10. Technical difficulties

While content is central to a strong SEO plan, back-end issues such as coding snags and computer bugs could send your SEO rankings crashing down. If users regularly abandon a page because a video isn’t loading, for example, the algorithm will see your site as unsatisfactory to searchers.

One common technical issue that affects SEO is the lack of SSL integration. This means your site is displayed as ‘not secure’, dissuading visitors and reducing your ranking. Make sure this doesn’t affect you by purchasing the correct certification from your site host.

Another critical issue is incorrect indexing, which means your site simply doesn’t show up on SERPs. If your site doesn’t show up in full when you search ‘site: yourwebsitename.com’, you will need to manually submit your sitemap to Google’s Search Console.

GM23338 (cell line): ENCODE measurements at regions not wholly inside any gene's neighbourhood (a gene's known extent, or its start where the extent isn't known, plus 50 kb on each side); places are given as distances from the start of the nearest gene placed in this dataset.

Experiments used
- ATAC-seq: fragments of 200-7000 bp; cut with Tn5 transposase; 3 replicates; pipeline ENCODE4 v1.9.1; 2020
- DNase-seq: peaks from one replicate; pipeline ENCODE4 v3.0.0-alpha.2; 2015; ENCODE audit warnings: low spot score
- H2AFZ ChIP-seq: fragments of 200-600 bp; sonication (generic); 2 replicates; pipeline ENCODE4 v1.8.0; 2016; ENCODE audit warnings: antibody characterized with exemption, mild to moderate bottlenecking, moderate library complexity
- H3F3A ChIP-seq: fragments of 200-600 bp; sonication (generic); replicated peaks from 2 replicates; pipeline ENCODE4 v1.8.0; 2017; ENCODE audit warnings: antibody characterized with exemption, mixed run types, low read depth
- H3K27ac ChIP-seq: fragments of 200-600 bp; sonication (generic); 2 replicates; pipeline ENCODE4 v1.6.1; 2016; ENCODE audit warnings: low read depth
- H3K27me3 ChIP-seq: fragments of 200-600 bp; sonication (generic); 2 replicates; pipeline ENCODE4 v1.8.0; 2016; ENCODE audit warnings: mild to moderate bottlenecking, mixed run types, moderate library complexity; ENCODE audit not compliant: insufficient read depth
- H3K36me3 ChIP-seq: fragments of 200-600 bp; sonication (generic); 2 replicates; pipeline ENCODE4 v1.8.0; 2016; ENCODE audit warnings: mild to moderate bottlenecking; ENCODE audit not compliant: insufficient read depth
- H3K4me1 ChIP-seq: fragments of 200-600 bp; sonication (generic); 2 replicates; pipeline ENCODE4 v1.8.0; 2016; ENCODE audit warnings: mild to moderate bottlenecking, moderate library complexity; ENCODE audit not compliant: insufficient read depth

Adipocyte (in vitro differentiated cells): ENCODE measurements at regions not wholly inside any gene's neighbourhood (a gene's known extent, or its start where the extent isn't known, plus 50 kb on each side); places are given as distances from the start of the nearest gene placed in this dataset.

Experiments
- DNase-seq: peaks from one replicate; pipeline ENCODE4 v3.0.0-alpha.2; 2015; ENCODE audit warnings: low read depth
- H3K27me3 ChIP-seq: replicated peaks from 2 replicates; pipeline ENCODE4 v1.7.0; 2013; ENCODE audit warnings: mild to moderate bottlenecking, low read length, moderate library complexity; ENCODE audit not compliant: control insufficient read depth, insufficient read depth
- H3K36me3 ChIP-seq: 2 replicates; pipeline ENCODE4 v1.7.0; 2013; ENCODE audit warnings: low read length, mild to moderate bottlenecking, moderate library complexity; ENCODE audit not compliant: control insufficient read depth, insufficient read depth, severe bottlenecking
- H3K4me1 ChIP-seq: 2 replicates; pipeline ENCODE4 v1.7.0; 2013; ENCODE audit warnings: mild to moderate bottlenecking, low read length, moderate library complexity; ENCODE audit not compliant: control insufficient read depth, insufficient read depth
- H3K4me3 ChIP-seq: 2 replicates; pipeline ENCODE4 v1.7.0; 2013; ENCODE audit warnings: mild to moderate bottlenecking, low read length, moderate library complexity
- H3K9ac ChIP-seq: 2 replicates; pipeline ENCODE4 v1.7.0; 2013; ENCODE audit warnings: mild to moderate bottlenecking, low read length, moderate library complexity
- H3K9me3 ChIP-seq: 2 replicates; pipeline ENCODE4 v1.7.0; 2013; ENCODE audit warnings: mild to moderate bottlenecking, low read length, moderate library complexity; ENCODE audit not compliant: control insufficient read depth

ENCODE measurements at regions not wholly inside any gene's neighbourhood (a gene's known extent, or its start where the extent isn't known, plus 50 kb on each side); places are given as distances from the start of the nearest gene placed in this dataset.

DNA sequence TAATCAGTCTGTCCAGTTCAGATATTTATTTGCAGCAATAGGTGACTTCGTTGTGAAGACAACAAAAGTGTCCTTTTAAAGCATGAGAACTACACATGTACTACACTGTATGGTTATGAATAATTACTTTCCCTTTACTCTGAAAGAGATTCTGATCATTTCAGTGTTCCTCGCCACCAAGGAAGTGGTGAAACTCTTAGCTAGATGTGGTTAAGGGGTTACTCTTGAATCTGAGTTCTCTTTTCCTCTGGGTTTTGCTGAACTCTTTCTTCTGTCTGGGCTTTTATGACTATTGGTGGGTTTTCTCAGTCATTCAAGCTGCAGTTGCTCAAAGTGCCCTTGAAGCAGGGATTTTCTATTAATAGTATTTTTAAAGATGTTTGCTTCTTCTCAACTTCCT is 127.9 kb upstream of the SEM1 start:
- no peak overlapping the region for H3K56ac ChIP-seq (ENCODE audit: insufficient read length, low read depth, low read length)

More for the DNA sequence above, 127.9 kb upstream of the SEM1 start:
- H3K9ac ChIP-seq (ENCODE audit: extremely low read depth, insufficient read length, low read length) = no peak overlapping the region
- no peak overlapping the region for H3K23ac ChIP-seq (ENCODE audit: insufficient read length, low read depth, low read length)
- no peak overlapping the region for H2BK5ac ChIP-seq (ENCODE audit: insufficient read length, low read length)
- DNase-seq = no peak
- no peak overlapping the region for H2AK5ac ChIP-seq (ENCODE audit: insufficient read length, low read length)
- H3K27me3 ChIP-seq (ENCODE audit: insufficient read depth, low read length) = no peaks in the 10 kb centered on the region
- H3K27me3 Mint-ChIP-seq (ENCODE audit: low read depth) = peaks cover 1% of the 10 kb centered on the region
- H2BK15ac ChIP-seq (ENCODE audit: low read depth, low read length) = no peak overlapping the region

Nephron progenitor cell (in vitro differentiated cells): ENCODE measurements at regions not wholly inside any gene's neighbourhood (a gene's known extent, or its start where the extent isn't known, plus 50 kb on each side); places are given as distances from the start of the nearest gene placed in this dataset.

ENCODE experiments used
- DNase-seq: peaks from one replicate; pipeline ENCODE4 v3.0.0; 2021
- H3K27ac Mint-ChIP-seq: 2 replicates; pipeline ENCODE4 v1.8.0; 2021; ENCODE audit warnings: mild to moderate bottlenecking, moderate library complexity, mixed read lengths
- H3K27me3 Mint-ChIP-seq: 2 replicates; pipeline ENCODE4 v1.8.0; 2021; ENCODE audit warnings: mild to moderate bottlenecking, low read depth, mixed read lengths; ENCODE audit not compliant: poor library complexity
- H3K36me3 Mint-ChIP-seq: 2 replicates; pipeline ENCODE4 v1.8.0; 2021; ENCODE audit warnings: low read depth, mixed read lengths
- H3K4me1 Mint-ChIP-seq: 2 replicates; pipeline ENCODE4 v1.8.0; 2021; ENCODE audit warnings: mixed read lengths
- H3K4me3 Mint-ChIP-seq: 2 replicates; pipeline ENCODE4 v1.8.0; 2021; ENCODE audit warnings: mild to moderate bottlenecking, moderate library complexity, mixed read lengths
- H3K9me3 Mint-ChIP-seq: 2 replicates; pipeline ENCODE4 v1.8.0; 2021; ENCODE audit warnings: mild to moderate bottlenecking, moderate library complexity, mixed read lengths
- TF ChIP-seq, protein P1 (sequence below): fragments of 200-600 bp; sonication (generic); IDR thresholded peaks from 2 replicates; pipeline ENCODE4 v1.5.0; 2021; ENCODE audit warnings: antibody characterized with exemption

Align your goals with Google's

It’s important to be aware that even the best SEO strategies don’t yield instant results. Likewise, Google’s algorithms are ever-changing, taking new user behaviours into account. 

However, by deepening your understanding of SEO best practices you will be able to build your strategy on solid foundations, ready to adapt to change. 

Be patient and monitor your SEO analytics carefully. Choose keywords within your reach and use them contextually. You may want to run external usability tests or employ an app testing company to check your mobile experience. Most importantly, keep user experience at the core of your strategy, aligning your goals with Google’s.